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Just as Jews were once expelled from Arab lands, Christians are now being forced from countries they have long inhabited.
ICC Note:
While the future of the church in the West Bank town of Bethlehem is in jeopardy, Christians are not endangered but flourishing is Israel, Michael Oren writes in The Wall Street Journal.
By Michael Oren
3/9/2012 Middle East (Wall Street Journal) – The church in Bethlehem had survived more than 1,000 years, through wars and conquests, but its future now seemed in jeopardy. Spray-painted all over its ancient stone walls were the Arabic letters for Hamas. The year was 1994 and the city was about to pass from Israeli to Palestinian control. I was meeting with the church’s clergy as an Israeli government adviser on inter-religious affairs. They were despondent but too frightened to file a complaint. The same Hamas thugs who had desecrated their sanctuary were liable to take their lives.
The trauma of those priests is now commonplace among Middle Eastern Christians. Their share of the region’s population has plunged from 20% a century ago to less than 5% today and falling. In Egypt, 200,000 Coptic Christians fled their homes last year after beatings and massacres by Muslim extremist mobs. Since 2003, 70 Iraqi churches have been burned and nearly a thousand Christians killed in Baghdad alone, causing more than half of this million-member community to flee. Conversion to Christianity is a capital offense in Iran, where last month Pastor Yousef Nadarkhani was sentenced to death. Saudi Arabia outlaws private Christian prayer.
As 800,000 Jews were once expelled from Arab countries, so are Christians being forced from lands they’ve inhabited for centuries.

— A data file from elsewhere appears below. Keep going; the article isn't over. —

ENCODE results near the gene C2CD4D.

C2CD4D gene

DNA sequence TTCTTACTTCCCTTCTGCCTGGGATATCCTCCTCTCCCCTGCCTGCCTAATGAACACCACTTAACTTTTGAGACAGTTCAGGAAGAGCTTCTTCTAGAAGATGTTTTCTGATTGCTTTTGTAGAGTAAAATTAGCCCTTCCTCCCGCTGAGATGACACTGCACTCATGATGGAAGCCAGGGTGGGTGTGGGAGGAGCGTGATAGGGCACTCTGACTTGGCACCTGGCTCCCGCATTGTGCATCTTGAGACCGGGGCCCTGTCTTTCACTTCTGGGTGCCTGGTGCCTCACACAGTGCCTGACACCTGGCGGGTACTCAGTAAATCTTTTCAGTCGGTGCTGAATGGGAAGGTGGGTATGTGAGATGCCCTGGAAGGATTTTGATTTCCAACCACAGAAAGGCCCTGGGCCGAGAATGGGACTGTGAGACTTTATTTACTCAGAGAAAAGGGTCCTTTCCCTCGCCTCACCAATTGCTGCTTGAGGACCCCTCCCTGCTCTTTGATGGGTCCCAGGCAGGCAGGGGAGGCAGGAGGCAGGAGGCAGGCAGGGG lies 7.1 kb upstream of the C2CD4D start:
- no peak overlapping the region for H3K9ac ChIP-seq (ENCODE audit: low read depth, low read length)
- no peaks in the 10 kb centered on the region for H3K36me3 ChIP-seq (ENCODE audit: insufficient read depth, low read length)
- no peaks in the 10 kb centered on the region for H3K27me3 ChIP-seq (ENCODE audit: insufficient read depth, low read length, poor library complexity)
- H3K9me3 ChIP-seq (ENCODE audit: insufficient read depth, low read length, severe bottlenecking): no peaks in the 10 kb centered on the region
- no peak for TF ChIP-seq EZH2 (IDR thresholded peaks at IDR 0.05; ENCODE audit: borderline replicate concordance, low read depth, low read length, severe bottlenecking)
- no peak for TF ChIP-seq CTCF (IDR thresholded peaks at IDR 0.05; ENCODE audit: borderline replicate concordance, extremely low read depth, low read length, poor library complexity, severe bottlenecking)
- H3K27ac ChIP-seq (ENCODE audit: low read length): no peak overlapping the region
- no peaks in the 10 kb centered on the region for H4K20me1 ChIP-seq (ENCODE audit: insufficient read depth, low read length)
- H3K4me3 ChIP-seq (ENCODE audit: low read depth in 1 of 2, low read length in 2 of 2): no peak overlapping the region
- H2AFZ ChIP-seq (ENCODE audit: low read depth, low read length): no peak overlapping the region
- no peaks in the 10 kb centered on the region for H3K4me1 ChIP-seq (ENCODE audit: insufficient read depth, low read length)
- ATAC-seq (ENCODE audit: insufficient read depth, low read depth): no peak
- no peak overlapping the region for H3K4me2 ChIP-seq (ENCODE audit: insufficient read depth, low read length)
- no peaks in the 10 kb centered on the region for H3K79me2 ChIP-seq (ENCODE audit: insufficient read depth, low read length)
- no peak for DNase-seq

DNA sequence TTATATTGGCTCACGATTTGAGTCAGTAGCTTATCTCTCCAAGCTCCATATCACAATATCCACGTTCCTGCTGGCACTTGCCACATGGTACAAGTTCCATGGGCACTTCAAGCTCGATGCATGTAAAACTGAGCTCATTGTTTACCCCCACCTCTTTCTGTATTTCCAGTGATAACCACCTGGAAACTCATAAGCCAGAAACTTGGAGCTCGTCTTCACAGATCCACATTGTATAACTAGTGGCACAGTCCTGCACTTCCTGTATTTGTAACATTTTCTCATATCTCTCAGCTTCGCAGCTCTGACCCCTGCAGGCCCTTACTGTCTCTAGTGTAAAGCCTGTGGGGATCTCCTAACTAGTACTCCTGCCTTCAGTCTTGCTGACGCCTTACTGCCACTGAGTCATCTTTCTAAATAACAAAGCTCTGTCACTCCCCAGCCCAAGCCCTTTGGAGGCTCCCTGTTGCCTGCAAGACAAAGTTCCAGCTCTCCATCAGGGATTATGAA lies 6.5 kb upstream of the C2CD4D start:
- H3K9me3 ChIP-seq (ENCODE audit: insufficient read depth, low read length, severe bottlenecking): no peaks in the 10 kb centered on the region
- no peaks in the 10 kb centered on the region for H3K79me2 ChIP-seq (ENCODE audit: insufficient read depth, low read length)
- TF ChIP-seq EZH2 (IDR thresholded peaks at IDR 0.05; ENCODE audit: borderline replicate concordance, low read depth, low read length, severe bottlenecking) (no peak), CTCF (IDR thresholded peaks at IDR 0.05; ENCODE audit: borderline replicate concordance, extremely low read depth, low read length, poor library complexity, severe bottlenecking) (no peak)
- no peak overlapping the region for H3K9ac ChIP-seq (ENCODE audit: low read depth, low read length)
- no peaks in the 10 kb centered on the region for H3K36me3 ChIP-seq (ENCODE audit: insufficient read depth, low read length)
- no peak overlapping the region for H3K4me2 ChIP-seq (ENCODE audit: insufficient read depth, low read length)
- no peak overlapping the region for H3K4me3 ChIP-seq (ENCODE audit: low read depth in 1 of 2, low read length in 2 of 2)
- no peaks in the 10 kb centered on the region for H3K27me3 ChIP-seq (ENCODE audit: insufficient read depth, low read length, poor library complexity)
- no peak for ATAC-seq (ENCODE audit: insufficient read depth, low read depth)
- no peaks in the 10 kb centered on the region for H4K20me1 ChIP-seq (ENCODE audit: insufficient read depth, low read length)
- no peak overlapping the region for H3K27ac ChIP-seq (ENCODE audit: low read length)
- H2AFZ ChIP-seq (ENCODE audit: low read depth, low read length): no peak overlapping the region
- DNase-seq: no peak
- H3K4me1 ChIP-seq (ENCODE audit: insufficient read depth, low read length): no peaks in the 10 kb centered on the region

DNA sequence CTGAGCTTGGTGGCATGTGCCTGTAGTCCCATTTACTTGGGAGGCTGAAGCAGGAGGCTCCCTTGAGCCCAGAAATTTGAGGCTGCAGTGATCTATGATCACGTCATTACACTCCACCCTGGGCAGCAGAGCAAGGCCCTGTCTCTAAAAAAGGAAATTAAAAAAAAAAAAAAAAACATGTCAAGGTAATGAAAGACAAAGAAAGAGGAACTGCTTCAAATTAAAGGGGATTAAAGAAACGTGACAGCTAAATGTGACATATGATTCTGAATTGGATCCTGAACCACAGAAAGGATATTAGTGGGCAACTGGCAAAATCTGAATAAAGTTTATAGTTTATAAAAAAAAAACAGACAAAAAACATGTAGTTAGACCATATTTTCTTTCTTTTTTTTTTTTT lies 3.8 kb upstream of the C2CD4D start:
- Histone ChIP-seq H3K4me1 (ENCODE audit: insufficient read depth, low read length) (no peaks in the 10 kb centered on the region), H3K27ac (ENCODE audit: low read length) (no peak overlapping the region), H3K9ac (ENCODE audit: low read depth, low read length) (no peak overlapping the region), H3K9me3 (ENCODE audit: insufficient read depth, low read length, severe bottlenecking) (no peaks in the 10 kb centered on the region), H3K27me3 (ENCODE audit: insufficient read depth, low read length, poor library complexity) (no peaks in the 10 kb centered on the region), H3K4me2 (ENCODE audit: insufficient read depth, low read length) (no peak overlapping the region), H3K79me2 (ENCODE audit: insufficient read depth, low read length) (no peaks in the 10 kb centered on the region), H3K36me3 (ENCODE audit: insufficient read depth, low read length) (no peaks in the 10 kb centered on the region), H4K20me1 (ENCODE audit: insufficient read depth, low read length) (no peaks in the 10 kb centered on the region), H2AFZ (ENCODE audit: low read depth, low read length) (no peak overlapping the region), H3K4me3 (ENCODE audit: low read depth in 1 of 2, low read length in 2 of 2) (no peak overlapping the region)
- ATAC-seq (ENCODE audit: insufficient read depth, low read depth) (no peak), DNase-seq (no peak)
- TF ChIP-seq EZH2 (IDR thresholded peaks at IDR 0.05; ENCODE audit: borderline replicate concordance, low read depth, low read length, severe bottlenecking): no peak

The only place in the Middle East where Christians aren’t endangered but flourishing is Israel. Since Israel’s founding in 1948, its Christian communities (including Russian and Greek Orthodox, Catholics, Armenians and Protestants) have expanded more than 1,000%.
Christians are prominent in all aspects of Israeli life, serving in the Knesset, the Foreign Ministry and on the Supreme Court. They are exempt from military service, but thousands have volunteered and been sworn in on special New Testaments printed in Hebrew. Israeli Arab Christians are on average more affluent than Israeli Jews and better-educated, even scoring higher on their SATs.
This does not mean that Israeli Christians do not occasionally encounter intolerance. But in contrast to elsewhere in the Middle East where hatred of Christians is ignored or encouraged, Israel remains committed to its Declaration of Independence pledge to “ensure the complete equality of all its citizens irrespective of religion.” It guarantees free access to all Christian holy places, which are under the exclusive aegis of Christian clergy. When Muslims tried to erect a mosque near the Basilica of the Annunciation in Nazareth, the Israeli government interceded to preserve the sanctity of the shrine.

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